With the opening of the Democratic party convention looming on August 17, Democratic Presidential candidate Joe Biden must soon select a running mate for Vice President. Biden has promised to choose a woman for the position, opting to prioritize gender before merit or experience.
On July 28, Biden had told reporters that he would announce his running mate during the first week of August. His campaign team has now delayed the announcement again.
Biden’s health and age have been discussed frequently by the media; he will turn 78 on November 20. If Biden defeats incumbent President Trump, he will be the oldest man ever to assume the role of President. With rumors of dementia, memory loss, and confusion swirling around his campaign, his choice for Vice President is of special importance.
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There is a very good chance that one of the mediocre candidates that Biden is considering, will one day become President of the most powerful country in the world. With the United States facing a pandemic, an economic downturn, racial tensions, and a litany of other issues, is the Democratic party grasping the magnitude of Biden’s selection? Is someone with minimal experience in politics the right choice for the job?
About a dozen favorites have been floated, including Senators Kamala Harris of California, Tammy Duckworth of Illinois, Elizabeth Warren of Massachusetts, and Tammy Baldwin of Wisconsin. Also up for consideration are Florida congresswoman Val Demings and California representative Karen Bass, and two governors: Michigan’s Gretchen Whitmer and New Mexico’s Michelle Lujan Grisham. Atlanta Mayor Keisha Lance Bottoms has also been mentioned, along with Susan Rice, who served as national security advisor under Obama.
Democrats have been enthusiastic about the possibility of an African-American pick, in the hopes of increasing Black support of their milquetoast and bland Presidential nominee. With this in mind, sources close to Biden have pushed Senator Harris, Susan Rice, and Karen Bass to the top of the list.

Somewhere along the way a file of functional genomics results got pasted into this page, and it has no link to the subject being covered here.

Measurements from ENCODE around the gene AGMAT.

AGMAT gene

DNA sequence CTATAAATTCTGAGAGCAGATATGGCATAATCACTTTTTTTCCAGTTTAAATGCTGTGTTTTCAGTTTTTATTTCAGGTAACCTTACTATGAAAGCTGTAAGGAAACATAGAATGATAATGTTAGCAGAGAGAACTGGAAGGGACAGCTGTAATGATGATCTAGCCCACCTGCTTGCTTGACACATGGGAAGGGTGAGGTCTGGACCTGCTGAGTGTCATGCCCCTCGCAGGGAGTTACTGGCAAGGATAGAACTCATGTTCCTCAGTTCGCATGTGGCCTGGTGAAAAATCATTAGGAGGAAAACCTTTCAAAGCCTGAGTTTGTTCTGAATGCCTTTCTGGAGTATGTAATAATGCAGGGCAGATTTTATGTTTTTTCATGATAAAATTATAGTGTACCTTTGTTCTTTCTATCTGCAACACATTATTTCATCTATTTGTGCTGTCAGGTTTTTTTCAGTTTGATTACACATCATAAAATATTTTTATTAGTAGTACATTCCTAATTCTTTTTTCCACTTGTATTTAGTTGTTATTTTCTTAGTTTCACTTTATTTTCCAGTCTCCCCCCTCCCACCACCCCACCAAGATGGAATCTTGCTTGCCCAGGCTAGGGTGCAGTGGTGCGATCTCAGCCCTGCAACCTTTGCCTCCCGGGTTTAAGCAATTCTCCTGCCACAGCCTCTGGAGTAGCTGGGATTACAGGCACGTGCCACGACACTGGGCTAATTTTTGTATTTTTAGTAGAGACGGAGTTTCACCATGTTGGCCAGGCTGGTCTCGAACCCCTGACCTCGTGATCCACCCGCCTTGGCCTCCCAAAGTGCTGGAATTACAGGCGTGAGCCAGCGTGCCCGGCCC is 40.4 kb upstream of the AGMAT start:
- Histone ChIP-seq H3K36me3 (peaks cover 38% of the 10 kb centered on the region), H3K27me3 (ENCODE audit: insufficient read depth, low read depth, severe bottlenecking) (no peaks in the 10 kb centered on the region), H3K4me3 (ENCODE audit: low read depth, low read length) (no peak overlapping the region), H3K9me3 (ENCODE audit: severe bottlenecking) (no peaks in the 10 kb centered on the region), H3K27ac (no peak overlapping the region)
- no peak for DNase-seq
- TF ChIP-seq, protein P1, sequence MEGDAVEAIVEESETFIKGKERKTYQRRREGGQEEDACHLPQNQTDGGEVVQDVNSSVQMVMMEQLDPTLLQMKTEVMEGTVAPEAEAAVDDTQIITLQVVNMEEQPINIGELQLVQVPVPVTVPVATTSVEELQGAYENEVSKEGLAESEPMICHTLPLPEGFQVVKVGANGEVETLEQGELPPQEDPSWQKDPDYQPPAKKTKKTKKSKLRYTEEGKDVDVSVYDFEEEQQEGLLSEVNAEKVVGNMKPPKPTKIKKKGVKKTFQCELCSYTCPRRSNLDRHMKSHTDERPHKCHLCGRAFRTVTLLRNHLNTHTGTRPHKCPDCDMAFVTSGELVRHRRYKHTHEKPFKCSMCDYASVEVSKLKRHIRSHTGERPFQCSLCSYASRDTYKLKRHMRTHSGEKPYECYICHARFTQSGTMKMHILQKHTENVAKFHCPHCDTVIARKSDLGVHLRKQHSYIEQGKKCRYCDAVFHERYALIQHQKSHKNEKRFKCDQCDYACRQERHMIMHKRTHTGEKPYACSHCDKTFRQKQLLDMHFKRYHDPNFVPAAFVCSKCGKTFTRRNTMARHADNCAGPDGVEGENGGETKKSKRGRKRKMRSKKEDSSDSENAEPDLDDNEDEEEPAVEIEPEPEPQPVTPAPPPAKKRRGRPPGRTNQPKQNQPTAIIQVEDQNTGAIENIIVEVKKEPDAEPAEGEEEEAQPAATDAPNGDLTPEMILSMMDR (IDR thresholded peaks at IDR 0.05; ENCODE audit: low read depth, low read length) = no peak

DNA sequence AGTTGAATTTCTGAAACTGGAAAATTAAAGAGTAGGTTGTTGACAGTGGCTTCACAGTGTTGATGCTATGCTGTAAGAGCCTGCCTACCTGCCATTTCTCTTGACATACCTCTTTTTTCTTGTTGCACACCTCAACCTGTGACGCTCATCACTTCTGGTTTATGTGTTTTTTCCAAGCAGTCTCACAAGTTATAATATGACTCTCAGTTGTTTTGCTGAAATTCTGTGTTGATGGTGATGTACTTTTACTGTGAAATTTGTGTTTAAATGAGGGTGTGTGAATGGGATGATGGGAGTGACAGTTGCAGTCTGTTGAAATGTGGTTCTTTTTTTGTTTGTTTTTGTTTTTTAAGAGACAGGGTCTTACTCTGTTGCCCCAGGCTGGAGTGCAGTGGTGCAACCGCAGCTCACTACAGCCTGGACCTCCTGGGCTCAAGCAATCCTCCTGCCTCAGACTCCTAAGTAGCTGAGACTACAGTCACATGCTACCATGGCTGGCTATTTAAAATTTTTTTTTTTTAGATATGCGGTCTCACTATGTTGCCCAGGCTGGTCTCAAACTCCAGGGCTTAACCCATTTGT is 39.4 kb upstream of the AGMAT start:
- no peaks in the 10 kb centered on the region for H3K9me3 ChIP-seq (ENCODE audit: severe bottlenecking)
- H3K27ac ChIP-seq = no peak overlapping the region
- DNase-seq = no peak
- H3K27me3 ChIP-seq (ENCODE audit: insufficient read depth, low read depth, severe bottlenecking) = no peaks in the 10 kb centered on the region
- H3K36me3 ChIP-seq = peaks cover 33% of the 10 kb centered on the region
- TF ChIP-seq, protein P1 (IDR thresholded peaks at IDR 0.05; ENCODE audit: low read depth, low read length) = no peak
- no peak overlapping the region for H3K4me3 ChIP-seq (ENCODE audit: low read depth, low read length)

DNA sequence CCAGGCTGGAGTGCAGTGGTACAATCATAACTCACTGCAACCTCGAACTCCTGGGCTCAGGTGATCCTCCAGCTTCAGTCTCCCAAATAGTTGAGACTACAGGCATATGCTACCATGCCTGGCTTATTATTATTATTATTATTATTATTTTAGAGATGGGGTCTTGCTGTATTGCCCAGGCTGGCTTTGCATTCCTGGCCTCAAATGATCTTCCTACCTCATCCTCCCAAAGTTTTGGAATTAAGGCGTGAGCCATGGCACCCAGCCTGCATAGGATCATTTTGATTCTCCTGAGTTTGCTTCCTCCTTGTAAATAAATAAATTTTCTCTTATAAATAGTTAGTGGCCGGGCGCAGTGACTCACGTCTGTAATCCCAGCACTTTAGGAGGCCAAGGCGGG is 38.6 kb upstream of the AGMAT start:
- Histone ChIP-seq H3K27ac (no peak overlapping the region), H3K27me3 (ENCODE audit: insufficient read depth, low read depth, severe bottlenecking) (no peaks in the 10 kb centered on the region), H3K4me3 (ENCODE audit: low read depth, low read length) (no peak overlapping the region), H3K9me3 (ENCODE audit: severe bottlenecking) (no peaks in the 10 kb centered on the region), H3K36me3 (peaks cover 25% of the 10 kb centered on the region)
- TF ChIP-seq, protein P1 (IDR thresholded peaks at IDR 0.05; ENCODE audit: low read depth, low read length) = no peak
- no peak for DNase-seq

Harris fits the bill as the daughter of a Jamaican-born father and Indian-born mother, but has not generated interest among Black voters due to her reputation for being a tough prosecutor when she served as district attorney in San Francisco. Harris works tirelessly to raise the minimum wage, protect the rights of refugees and immigrants, and is in favor of Medicare for All. But does Harris take things far enough? She has been known to flip-flop on issues that are important to progressives and Democrats, and is not considered trustworthy to Biden’s camp.
Bass is currently suffering from a PR nightmare, as comments she made several years ago praising Scientology and Cuban dictator Fidel Castro were brought to public attention. And while she paints herself as an activist and reluctant politician, she has instead raised money from corporate interests and taken advantage of lobbyist giveaways much like her contemporaries have. She has been both warned and fined by the ethics commission in California. Bass’s comments praising Castro were made as recently as 2016.
Rice may have certain qualifications that Harris and Bass lack, namely her intelligence and experience with foreign policy, having previously served as a U.N. ambassador and senior advisor to Obama. She is also close and loyal to Biden. But in addition to her involvement in the 2012 Benghazi tragedy, Rice is considered to have an abrasive personality and lack political experience. She also didn’t gain any favor with Republicans when she literally asked, “why me?” in response to their critique of her handling of the Benghazi tragedy.
Whichever woman Biden chooses will have a steep learning curve ahead of her, as she moves from minimal political experience to possible President of the United States in the next few years.